Thrive Global: What’s the first thing you do when you get out of bed?
Steve Hoffman: I weigh myself. I know it’s awful, but I’m trying to lose weight, and I have to check. It’s almost like a game. I want to see my score. Did I shed half a pound? Or was that second plate of pasta too much?

TG: What gives you energy?
SH: Ideas give me energy. When I hear new ideas that challenge me to look at the world another way, I get excited. I can’t help myself. I’m an idea junky. I’m always searching for new ideas in podcasts, books, movies and on the job.

TG: What’s your secret life hack?
SH: I’m a fanatical consumer of audio books. I devour them. I can’t get enough. I listen to all topics, including great literature, philosophy, business books, science fiction, history—you name it! I’m so obsessed that I listen to audio books in the car, when exercising, when cooking, even when brushing my teeth or taking a shower. And I listen at double speed, so I can get through twice as many books in the same amount of time. My goal is one new book a week, but I often exceed that.

TG: Name a book that changed your life.
SH: My own book changed my life, but that doesn’t count. Seriously, I love the book Shoe Dog by Phil Knight. It taught me how to run a successful business. It’s a brilliant example of combining an autobiographical story with business and life lessons.

TG: Tell us about your relationship with your phone. Does it sleep with you?
SH: I never sleep with my phone. It’s not cuddly enough. And it’s definitely not sexy. It’s just plain bad in bed. I turn off my phone before I sleep so it can’t bother me. In fact, I’ve turned off all notifications on my phone. No more tempting red dots and flashing messages on my screen. I send all voice calls to voice mail, and my voice mail tells everyone to email me. My life has become so much simpler and more enjoyable since I made these changes. I don’t want my devices controlling me, so I have to control them.

TG: How do you deal with email?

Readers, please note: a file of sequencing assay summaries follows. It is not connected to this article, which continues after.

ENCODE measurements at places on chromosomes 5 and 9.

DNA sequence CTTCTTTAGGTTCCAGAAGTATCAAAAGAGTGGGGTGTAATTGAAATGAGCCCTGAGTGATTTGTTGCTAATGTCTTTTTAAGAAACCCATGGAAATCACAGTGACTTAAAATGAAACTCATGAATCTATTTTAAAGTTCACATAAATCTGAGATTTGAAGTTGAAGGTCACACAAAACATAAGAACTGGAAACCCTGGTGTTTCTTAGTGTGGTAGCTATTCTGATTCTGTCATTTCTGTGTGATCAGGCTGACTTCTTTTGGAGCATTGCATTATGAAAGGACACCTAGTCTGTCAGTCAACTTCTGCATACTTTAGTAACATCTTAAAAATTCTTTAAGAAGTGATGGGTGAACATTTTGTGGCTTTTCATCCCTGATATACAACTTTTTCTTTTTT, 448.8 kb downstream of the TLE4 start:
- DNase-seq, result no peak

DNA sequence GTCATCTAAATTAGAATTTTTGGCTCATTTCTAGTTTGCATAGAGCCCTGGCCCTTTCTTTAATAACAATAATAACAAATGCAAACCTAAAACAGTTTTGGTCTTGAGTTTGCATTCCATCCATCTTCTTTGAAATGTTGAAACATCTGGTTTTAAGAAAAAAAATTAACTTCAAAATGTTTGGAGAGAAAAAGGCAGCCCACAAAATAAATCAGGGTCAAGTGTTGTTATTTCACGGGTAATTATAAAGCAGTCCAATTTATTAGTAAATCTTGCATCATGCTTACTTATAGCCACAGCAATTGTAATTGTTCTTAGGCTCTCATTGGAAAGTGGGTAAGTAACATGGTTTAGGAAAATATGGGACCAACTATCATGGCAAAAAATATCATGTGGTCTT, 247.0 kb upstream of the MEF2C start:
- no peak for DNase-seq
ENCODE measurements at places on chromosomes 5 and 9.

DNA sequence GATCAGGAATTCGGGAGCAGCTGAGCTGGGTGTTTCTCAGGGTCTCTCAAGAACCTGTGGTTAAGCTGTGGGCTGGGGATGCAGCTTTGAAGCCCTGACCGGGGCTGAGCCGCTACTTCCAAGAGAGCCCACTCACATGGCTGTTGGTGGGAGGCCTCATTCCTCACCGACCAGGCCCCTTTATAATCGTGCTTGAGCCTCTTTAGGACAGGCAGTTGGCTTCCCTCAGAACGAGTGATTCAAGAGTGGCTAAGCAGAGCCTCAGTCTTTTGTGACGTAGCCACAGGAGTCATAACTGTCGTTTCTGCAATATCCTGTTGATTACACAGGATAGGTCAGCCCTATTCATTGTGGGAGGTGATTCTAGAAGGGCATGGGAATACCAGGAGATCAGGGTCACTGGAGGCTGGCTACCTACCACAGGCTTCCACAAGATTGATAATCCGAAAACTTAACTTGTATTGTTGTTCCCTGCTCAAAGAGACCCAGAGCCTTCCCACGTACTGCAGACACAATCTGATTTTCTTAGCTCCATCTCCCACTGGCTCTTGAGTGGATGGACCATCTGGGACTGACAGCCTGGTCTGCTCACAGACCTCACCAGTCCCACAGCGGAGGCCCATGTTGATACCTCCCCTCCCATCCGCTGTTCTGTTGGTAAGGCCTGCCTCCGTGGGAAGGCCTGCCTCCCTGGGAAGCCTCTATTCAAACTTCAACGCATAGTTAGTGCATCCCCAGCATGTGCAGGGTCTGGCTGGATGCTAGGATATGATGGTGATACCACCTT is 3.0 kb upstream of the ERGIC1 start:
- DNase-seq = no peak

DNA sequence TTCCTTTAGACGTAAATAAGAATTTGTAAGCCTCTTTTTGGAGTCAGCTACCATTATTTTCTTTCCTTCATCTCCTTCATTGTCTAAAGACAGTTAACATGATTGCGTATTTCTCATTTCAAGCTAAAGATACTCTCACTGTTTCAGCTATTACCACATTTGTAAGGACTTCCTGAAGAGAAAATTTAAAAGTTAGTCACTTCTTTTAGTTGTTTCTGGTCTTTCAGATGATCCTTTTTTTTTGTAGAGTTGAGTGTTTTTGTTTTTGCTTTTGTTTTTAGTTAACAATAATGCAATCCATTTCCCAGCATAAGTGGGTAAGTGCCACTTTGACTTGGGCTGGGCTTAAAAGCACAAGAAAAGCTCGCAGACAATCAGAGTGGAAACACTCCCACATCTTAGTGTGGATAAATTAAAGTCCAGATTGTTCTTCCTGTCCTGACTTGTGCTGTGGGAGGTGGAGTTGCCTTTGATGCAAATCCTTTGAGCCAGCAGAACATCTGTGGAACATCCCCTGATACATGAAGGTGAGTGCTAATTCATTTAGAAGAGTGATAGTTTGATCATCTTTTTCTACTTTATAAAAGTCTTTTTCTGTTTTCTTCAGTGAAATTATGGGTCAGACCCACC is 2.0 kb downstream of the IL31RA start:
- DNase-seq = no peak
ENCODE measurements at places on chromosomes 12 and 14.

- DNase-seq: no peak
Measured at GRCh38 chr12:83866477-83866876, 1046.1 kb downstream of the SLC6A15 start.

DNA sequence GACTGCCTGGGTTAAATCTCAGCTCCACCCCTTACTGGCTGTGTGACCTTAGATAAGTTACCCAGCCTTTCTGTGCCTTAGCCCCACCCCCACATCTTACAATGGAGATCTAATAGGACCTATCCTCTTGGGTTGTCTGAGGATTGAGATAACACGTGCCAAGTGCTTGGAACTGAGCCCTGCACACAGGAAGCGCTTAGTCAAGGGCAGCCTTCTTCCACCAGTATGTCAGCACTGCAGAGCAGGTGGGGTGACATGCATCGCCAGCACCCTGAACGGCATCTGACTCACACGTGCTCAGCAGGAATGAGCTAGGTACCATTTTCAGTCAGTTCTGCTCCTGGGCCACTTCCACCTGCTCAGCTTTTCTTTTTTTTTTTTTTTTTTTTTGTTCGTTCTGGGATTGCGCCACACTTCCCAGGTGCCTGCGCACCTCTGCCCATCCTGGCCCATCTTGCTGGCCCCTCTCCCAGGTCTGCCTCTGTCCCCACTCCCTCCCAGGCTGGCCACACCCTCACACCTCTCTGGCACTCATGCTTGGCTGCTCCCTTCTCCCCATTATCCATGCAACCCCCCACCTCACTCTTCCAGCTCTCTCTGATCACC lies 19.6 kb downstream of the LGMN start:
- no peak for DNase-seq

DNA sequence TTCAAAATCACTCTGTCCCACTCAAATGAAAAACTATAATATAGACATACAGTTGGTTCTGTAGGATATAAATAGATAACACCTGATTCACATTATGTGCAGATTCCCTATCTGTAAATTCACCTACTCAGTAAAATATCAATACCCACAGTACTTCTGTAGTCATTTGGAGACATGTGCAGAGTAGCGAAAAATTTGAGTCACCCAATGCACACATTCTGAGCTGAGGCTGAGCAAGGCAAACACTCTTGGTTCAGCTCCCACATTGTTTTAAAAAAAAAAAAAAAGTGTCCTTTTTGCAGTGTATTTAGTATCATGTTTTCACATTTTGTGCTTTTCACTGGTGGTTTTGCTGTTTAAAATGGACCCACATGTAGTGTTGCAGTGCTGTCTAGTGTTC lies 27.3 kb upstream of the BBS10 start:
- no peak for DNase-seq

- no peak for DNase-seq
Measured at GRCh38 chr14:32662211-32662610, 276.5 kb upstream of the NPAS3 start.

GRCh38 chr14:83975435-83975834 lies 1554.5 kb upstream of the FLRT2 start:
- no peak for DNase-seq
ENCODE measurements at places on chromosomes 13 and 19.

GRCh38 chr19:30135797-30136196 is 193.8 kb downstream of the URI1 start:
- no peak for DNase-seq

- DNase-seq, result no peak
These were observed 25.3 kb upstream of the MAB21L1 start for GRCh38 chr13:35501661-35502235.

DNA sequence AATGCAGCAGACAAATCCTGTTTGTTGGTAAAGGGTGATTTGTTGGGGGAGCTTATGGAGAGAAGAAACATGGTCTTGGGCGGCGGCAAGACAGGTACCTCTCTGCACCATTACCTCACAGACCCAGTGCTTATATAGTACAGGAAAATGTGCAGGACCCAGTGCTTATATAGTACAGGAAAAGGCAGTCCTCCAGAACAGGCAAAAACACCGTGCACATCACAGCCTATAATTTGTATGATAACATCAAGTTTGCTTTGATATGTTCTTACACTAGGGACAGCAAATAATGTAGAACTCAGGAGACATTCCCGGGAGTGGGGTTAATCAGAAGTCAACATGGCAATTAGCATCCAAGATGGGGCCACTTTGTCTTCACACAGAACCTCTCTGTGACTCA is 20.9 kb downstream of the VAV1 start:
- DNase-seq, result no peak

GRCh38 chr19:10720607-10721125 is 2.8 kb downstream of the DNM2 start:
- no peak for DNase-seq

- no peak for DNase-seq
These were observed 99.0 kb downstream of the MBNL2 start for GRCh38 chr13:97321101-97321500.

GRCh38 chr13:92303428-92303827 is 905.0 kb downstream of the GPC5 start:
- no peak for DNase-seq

SH: I try to clear my inbox every day. I delete everything possible, and I never use threaded emails. I have only a few folders, and I dump everything that needs to be saved into one of these folders. The fewer the folders, the less thinking I have to do. My goal is to minimize email time and maximize people time.

TG: You unexpectedly find 15 minutes in your day, what do you do with it?
SH: I often find myself eating, which is bad, bad, bad. Snack foods are the bane of every writer. My goal is to exercise with those 15 minutes, but I find that painfully hard to do. It’s not just the act of exercising that’s a pain, which it is, but the act of making myself do it. Push ups? Too strenuous. Sit ups? I don’t want to get on the floor. A walk to the kitchen? Yes, that sounds much better.

TG: When was the last time you felt burned out and why?
SH: When things go wrong, terribly wrong, that’s when I feel burned out. Usually it’s because of something stupid I did to myself, like overcommitting, or else it’s because someone said something that disturbed me. You know those situations, where someone says something about you or your work, and you just can’t get it out of your head. Dwelling on negatives is what burns me out. So I try hard to avoid getting sucked in. I’m pretty good at it now. Just let it all wash over me. Time sweeps everything away, even the most exhausting things in life.

TG: When was the last time you felt you failed and how did you overcome it?
SH: I’ve failed so many times that I lost count. The last time was when I gave a talk and people came up to me afterwards saying that I was overly passionate, overly animated and a bit too much. They weren’t that blunt, but that’s the message I got. So I analyzed my performance and re-calibrated my energy level. On my next talk, my speaking style actually improved. Feedback, no matter how harsh, can be the best thing.

TG: Share a quote that you love and that gives you strength or peace.
SH: “Be who you are and say what you feel, because those who mind don’t matter and those who matter don’t mind.” — Dr. Seuss

Steve Hoffman (Captain Hoff) is an angel investor, LP in August Capital, serial entrepreneur, and author of the book Make Elephants Fly. Hoffman is also the Captain & CEO of Founders Space, one of the world’s leading incubators and accelerators, with over 50 partners in 22 countries.

Always innovating on his life, Captain Hoff has tried more professions than cats have lives, including serial entrepreneur, venture capitalist, angel investor, studio head, computer engineer, filmmaker, Hollywood TV exec, published author, coder, game designer, manga rewriter, animator and voice actor.

Hoffman was the Founder and Chairman of the Producers Guild Silicon Valley Chapter, Board of Governors of the New Media Council, and founding member of the Academy of Television’s Interactive Media Group. In Silicon Valley, Hoffman founded three venture-backed startups in the areas of games and entertainment.

Hoffman went on to launch Founders Space, with the mission to educate and accelerate entrepreneurs. Founders Space has become one of the top startup accelerators in the world. Hoffman has trained hundreds of startup founders and corporate executives in the art of innovation and routinely works with the world’s largest global corporations and venture funds.